You must be to comment.

More from Zulfikar Manto

Similar Posts

By Mrittika Mallick

By Rohit Malik

By Akshat Vats

Wondering what to write about?

Here are some topics to get you started

Share your details to download the report.

We promise not to spam or send irrelevant information.

Share your details to download the report.

We promise not to spam or send irrelevant information.

An ambassador and trained facilitator under Eco Femme (a social enterprise working towards menstrual health in south India), Sanjina is also an active member of the MHM Collective- India and Menstrual Health Alliance- India. She has conducted Menstrual Health sessions in multiple government schools adopted by Rotary District 3240 as part of their WinS project in rural Bengal. She has also delivered training of trainers on SRHR, gender, sexuality and Menstruation for Tomorrow’s Foundation, Vikramshila Education Resource Society, Nirdhan trust and Micro Finance, Tollygunj Women In Need, Paint It Red in Kolkata.

Now as an MH Fellow with YKA, she’s expanding her impressive scope of work further by launching a campaign to facilitate the process of ensuring better menstrual health and SRH services for women residing in correctional homes in West Bengal. The campaign will entail an independent study to take stalk of the present conditions of MHM in correctional homes across the state and use its findings to build public support and political will to take the necessary action.

Saurabh has been associated with YKA as a user and has consistently been writing on the issue MHM and its intersectionality with other issues in the society. Now as an MHM Fellow with YKA, he’s launched the Right to Period campaign, which aims to ensure proper execution of MHM guidelines in Delhi’s schools.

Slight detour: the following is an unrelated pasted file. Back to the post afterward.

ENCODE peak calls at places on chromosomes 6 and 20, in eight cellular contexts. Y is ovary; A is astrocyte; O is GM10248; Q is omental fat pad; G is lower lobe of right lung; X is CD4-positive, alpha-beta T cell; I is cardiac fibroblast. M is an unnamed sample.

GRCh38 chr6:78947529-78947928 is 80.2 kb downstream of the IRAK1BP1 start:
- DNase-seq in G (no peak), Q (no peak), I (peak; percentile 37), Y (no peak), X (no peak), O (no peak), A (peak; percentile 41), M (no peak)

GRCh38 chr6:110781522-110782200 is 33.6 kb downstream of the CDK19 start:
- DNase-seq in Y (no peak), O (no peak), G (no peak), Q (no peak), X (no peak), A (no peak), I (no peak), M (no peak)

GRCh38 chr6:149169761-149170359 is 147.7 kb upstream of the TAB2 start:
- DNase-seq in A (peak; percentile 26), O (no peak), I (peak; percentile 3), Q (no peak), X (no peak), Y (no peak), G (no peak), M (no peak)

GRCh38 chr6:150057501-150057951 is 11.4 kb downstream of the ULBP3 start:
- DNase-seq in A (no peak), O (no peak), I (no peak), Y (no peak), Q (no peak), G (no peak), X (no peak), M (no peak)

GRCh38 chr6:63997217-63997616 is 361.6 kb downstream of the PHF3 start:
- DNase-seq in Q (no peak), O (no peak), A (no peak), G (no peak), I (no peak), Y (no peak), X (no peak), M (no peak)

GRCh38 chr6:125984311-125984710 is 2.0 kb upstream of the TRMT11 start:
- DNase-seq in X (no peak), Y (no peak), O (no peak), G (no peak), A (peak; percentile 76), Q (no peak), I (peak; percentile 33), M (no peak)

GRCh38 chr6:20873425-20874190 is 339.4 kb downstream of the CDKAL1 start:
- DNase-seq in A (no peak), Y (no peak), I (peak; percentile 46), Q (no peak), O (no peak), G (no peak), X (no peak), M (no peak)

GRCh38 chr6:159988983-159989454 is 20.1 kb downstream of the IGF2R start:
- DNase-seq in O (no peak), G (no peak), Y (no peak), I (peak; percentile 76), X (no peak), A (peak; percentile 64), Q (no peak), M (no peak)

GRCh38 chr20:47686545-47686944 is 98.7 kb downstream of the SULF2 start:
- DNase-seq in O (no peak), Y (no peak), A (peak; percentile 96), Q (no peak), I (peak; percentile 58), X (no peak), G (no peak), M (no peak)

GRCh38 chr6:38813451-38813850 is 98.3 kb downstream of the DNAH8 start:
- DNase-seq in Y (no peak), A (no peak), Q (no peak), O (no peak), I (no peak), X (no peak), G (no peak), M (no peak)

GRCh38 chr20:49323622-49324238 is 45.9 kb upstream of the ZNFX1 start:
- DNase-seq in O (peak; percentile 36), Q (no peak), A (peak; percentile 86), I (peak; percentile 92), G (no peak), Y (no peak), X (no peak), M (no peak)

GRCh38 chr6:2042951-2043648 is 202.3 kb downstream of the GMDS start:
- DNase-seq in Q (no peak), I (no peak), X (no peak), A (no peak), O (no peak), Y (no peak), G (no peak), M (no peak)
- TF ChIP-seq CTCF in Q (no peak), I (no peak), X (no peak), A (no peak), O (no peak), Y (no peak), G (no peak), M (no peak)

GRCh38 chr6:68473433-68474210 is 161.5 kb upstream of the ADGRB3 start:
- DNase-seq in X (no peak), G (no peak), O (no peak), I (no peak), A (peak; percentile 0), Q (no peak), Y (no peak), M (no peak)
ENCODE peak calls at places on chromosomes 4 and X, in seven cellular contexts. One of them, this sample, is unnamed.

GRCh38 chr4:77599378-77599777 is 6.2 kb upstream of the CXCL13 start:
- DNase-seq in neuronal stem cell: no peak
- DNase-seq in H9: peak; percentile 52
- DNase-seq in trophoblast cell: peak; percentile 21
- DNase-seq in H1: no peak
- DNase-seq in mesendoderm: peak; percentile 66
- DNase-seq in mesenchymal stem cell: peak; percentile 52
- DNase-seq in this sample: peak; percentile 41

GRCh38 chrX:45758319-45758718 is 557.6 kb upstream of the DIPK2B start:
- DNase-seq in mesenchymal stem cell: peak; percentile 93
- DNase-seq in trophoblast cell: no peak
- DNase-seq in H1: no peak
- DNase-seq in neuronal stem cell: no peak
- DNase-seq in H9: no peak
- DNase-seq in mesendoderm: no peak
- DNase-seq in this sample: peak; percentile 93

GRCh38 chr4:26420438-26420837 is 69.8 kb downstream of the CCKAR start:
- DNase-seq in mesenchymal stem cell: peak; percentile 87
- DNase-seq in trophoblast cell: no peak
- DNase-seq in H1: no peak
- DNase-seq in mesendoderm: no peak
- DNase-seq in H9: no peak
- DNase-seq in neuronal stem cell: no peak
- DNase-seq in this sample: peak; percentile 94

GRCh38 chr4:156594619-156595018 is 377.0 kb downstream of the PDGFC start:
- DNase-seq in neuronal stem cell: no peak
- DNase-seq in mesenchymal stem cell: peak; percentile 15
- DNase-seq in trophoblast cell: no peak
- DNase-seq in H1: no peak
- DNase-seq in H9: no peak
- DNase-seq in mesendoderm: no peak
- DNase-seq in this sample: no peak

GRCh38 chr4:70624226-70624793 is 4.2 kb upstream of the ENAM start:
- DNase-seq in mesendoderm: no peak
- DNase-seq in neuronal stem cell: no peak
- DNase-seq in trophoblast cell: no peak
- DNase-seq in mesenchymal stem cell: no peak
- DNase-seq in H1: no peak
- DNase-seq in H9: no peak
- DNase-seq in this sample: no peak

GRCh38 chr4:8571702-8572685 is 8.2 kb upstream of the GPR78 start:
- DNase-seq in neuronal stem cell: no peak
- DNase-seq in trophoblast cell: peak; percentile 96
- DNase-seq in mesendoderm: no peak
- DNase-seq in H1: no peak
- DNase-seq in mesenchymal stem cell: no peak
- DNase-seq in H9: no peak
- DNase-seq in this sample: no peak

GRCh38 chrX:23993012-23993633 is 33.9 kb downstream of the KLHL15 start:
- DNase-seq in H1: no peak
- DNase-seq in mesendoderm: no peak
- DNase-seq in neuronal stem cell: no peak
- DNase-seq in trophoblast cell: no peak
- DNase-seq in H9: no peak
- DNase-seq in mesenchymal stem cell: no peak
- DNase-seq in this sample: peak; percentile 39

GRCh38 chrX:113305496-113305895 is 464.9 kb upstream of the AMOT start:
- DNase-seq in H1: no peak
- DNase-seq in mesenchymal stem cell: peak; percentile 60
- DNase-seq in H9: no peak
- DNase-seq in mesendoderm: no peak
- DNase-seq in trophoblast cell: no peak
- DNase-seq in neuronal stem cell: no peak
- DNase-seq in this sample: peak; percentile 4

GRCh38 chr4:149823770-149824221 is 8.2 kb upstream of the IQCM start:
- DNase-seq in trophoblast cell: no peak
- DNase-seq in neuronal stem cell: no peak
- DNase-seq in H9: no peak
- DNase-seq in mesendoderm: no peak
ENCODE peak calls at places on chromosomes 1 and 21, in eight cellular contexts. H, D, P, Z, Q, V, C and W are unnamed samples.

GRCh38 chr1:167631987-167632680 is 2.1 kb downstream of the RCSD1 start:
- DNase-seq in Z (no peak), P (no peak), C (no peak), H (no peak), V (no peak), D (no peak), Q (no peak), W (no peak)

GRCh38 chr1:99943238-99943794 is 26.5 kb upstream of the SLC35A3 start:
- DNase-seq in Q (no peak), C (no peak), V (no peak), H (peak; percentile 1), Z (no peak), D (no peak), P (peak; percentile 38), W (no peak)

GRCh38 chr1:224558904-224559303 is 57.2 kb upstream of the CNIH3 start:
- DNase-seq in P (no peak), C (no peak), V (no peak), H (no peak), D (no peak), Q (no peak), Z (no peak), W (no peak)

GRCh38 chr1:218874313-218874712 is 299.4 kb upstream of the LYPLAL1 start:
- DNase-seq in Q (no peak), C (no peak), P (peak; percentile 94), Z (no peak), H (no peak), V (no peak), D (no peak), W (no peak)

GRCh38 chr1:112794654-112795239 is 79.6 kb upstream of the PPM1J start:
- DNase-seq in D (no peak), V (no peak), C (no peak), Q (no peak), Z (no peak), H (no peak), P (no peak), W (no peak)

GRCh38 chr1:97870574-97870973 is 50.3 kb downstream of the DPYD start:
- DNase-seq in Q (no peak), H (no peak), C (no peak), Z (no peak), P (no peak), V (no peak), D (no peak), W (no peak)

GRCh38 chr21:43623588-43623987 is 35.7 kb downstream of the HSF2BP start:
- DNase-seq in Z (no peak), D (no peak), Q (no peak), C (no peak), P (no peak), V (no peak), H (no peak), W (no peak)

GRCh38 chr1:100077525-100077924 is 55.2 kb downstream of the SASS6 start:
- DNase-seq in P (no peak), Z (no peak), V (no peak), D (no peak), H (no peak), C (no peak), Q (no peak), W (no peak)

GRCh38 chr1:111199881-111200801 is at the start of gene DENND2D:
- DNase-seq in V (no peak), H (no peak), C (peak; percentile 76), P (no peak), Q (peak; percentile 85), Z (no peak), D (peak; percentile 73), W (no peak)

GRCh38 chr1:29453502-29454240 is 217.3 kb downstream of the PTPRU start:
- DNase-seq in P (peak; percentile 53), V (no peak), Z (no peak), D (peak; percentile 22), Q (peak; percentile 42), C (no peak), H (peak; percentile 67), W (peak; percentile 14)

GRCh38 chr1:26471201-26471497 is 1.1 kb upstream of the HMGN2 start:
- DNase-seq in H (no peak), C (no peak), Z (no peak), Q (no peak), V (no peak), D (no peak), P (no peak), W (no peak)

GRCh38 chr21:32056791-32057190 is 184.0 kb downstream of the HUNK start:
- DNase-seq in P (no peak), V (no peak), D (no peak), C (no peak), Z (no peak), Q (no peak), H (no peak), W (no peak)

The long-term aim of the campaign is to develop an open culture where menstruation is not treated as a taboo. The campaign also seeks to hold the schools accountable for their responsibilities as an important component in the implementation of MHM policies by making adequate sanitation infrastructure and knowledge of MHM available in school premises.

Read more about his campaign.

Harshita is a psychologist and works to support people with mental health issues, particularly adolescents who are survivors of violence. Associated with the Azadi Foundation in UP, Harshita became an MHM Fellow with YKA, with the aim of promoting better menstrual health.

Her campaign #MeriMarzi aims to promote menstrual health and wellness, hygiene and facilities for female sex workers in UP. She says, “Knowledge about natural body processes is a very basic human right. And for individuals whose occupation is providing sexual services, it becomes even more important.”

Meri Marzi aims to ensure sensitised, non-discriminatory health workers for the needs of female sex workers in the Suraksha Clinics under the UPSACS (Uttar Pradesh State AIDS Control Society) program by creating more dialogues and garnering public support for the cause of sex workers’ menstrual rights. The campaign will also ensure interventions with sex workers to clear misconceptions around overall hygiene management to ensure that results flow both ways.

Read more about her campaign.

MH Fellow Sabna comes with significant experience working with a range of development issues. A co-founder of Project Sakhi Saheli, which aims to combat period poverty and break menstrual taboos, Sabna has, in the past, worked on the issue of menstruation in urban slums of Delhi with women and adolescent girls. She and her team also released MenstraBook, with menstrastories and organised Menstra Tlk in the Delhi School of Social Work to create more conversations on menstruation.

With YKA MHM Fellow Vineet, Sabna launched Menstratalk, a campaign that aims to put an end to period poverty and smash menstrual taboos in society. As a start, the campaign aims to begin conversations on menstrual health with five hundred adolescents and youth in Delhi through offline platforms, and through this community mobilise support to create Period Friendly Institutions out of educational institutes in the city.

Read more about her campaign. 

A student from Delhi School of Social work, Vineet is a part of Project Sakhi Saheli, an initiative by the students of Delhi school of Social Work to create awareness on Menstrual Health and combat Period Poverty. Along with MHM Action Fellow Sabna, Vineet launched Menstratalk, a campaign that aims to put an end to period poverty and smash menstrual taboos in society.

As a start, the campaign aims to begin conversations on menstrual health with five hundred adolescents and youth in Delhi through offline platforms, and through this community mobilise support to create Period Friendly Institutions out of educational institutes in the city.

Find out more about the campaign here.